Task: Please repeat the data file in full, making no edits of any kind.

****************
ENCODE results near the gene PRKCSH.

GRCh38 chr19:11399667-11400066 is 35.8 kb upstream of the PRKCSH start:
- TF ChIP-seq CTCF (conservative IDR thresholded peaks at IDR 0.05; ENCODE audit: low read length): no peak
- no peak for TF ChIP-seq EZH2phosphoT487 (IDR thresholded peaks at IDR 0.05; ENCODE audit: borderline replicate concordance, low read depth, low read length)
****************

ENCODE results near the gene PRKCSH.

GRCh38 chr19:11399667-11400066 is 35.8 kb upstream of the PRKCSH start:
- TF ChIP-seq CTCF (conservative IDR thresholded peaks at IDR 0.05; ENCODE audit: low read length): no peak
- no peak for TF ChIP-seq EZH2phosphoT487 (IDR thresholded peaks at IDR 0.05; ENCODE audit: borderline replicate concordance, low read depth, low read length)